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Education: Overstepping Constitutional Limits

Education: Overstepping Constitutional Limits | Asghar Soomro

Can the federal government still make education policy after the devolution of education to the provinces under the 18th Amendment? This question has been haunting me since the day it was decided in the Inter-Provincial Education Ministers’ Conference (IPEMC) that all provincial and area governments would hold a policy dialogue on theNational Education Policy 2009 and propose tangible recommendations. In the wake of the conference, a series of policy dialogues started across Pakistan. Now, it is said that a revised National Education Policy will be announced in January 2016. Silence on the part of provinces, particularly smaller ones, amounts to volunteering surrender of their constitutional right.

There is no ambiguity in the Constitution as far as education is concerned. After the 18th Amendment was passed, the concurrent legislative list was abolished and responsibilities of policy, curriculum, syllabus, planning, centres of excellence, standards of education and Islamic education were transferred from the federal government to the provinces. In order to confirm that there is no misunderstanding or misinterpretation of constitutional clauses, I consulted some legal experts. One legal expert was of the view that after the insertion ofArticle 25A in the Constitution, education has become a part of fundamental rights; and fundamental rights come under the federal legislative list, part II. So, the federal government might have based its argument on those lines. Otherwise, education should come under the purview of provincial governments. Barrister Zamir Ghumro has maintained a very clear position on this. According to him, education is a completely provincial subject and the federal government cannot make education policy. If it does, this should be considered a violation of the Constitution. He quoted the Article 142 (c) which categorically states, “A provincial assembly shall, and Majlis-e-Shoora (parliament) shall not, have power to make laws with respect to any matter not enumerated in the federal legislative list.” So, how can the IPEMC approve the revised education policy when the Constitution clearly forbids this, asks Barrister Ghumro.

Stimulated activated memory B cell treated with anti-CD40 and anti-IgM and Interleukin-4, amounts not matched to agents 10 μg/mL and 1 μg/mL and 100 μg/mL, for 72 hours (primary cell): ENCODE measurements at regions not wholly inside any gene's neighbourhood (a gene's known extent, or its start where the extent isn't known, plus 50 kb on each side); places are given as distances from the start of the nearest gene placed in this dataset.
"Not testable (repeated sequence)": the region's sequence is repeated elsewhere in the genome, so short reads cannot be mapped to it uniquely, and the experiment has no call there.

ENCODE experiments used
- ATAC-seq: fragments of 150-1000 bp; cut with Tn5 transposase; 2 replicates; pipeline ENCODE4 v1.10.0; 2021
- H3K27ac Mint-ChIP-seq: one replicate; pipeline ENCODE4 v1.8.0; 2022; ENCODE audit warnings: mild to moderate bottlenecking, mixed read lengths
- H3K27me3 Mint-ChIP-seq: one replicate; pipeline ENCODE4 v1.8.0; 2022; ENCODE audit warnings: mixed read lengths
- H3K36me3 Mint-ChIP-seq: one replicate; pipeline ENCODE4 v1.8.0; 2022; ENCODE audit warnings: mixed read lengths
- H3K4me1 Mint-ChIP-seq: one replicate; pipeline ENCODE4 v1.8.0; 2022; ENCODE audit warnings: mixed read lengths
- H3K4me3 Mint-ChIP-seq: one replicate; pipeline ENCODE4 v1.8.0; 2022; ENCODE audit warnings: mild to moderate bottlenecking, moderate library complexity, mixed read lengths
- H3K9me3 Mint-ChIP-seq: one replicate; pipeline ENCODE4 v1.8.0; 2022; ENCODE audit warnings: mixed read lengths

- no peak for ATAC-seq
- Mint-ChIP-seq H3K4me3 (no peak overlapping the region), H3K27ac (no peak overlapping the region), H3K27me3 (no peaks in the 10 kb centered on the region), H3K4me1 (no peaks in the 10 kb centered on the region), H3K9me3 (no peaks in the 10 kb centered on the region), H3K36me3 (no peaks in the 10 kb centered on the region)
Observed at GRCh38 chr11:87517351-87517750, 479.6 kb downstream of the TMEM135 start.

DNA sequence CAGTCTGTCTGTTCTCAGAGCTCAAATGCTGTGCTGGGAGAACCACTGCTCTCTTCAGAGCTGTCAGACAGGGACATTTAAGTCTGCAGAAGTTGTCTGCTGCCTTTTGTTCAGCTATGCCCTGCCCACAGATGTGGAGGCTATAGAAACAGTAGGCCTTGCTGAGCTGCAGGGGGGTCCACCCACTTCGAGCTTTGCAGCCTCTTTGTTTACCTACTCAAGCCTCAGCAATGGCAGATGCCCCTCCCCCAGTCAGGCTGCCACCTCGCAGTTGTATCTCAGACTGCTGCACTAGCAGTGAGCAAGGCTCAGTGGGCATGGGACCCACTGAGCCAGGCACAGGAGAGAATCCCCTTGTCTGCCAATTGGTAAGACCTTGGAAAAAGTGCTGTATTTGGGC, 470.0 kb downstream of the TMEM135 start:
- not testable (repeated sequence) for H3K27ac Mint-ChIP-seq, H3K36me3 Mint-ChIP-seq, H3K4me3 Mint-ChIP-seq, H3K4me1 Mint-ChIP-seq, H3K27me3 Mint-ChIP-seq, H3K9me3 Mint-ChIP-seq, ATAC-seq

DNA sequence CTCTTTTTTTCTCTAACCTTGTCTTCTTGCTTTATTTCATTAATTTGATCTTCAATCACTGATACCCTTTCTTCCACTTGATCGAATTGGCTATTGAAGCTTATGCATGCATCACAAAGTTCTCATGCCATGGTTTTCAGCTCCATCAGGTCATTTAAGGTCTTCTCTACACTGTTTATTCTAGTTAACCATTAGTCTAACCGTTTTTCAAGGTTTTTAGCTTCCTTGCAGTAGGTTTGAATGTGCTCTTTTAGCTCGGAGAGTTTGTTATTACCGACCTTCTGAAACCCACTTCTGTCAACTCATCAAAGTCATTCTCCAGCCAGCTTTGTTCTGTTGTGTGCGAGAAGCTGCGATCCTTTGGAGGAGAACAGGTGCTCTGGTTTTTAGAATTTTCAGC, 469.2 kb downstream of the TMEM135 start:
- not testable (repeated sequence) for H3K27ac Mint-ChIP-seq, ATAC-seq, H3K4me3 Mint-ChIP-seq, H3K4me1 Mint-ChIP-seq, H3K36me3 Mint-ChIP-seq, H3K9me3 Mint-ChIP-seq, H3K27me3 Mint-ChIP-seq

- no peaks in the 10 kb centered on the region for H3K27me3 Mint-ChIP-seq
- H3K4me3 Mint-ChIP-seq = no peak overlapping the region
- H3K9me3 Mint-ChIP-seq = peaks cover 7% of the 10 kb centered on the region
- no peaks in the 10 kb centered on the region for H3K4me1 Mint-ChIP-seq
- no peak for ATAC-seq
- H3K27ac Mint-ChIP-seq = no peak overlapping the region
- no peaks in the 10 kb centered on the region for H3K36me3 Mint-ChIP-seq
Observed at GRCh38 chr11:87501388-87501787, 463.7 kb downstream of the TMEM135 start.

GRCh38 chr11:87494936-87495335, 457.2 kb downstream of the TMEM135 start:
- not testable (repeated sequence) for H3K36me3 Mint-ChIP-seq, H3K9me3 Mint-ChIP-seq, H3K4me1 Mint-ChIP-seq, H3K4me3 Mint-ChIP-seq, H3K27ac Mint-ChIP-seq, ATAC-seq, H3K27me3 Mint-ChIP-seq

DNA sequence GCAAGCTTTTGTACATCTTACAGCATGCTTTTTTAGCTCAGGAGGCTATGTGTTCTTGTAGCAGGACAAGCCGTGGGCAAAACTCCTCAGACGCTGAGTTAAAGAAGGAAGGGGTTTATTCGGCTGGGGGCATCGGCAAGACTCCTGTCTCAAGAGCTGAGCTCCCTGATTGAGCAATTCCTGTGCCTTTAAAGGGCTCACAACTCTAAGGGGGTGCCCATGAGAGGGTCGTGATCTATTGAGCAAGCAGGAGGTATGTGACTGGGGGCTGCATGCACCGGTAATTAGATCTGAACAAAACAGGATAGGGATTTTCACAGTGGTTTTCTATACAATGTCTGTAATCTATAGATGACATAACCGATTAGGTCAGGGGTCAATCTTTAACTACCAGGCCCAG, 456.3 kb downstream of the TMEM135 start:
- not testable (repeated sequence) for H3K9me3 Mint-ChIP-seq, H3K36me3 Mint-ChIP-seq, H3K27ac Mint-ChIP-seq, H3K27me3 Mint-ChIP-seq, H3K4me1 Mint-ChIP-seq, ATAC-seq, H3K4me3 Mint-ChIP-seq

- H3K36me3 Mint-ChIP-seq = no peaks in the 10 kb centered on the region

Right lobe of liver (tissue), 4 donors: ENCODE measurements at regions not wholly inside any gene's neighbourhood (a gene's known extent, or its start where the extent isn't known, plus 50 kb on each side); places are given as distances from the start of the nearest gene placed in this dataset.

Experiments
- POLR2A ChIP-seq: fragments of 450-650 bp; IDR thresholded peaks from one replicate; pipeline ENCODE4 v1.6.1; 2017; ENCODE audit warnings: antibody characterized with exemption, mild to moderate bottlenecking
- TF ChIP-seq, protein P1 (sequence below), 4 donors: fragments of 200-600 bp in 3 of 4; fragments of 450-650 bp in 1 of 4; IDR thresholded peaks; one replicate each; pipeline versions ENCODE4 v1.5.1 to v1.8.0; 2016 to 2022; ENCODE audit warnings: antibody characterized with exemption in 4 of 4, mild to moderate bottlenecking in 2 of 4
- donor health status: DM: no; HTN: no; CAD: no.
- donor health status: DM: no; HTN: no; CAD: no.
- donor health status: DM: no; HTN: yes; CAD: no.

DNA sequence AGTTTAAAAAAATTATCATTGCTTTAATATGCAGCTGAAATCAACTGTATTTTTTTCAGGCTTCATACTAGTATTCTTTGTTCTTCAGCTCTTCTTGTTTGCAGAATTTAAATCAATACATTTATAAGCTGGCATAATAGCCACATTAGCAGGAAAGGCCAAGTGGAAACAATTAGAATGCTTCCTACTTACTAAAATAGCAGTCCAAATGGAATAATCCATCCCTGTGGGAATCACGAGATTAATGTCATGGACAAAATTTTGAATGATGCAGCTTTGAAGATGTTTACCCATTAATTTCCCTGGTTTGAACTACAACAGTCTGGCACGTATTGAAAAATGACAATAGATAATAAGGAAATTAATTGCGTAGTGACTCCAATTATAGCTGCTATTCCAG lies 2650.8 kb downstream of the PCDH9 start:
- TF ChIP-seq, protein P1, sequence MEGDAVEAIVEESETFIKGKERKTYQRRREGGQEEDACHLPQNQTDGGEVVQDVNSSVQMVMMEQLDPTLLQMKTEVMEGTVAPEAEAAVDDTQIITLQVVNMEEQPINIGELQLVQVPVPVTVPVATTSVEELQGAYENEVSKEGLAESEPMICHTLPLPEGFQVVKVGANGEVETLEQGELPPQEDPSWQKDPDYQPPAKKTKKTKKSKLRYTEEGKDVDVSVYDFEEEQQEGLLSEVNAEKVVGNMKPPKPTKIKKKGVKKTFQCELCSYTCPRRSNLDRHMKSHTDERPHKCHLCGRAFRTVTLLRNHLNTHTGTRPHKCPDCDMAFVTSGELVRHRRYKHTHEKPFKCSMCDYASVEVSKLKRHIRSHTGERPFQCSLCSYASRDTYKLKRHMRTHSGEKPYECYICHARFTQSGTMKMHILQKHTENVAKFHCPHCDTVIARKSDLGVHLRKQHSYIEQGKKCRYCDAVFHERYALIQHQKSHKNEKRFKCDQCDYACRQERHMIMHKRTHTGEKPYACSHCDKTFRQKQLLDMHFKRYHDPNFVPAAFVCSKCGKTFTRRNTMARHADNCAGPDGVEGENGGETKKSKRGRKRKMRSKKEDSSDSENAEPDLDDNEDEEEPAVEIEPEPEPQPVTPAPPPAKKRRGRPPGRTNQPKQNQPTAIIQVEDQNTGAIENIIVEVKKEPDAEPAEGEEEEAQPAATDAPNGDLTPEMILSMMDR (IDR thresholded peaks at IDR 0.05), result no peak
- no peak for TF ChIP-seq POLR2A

Unfounded apprehensions regarding devolution have led to overstepping of constitutional limits. Those who believe that the federal government should formulate education policy and curriculum fear that if this work is given to the provinces, it will harm national integration and cohesion, and promote provincialism. Furthermore, they doubt the capacity and technical expertise of provinces to implement plans, and say that the National Education Policy 2009 will go to waste, which was formulated after lots of hard work and research of experts, educationists, public representatives, planners and other stakeholders. Let’s take these arguments one by one.

From 1973 to 2010, education has been in the hands of the federal government. During that period, we have seen many education policies developed and implemented by democratic governments and powerful military rulers. But did they achieve the goals of national integration and cohesion? No, rather, the impact has been quite the opposite if we look at the ongoing insurgency in Balochistan, prevailing religious extremism in educational institutions, even in elite institutions, and violation of rights of minorities, women and smaller nations. What provinces lack is autonomy and empowerment, not necessarily capacity. Earlier, we used to hear that provinces will not be able to carry out the duties related to revenue collection when the Sindh Revenue Board was set up. Everyone is quick to point out its inadequate capacity to undertake the assigned task. But the board was not only able to accomplish the revenue collection target, it even exceeded it within a short span of time.

Punjab is making very good progress in the field of education and its efforts are praised at national and international levels. Khyber-Pakhtunkhwa is also doing well. All this is creating a culture of positive competition rather than promoting provincialism. So, we need to learn how to trust provinces and not view them as suspicious entities as that widens the trust deficit. I think we must honour the Constitution and trust provinces if our agenda is to achieve true integration and cohesion in Pakistan.

Published in The Express Tribune, August 21st,  2015.

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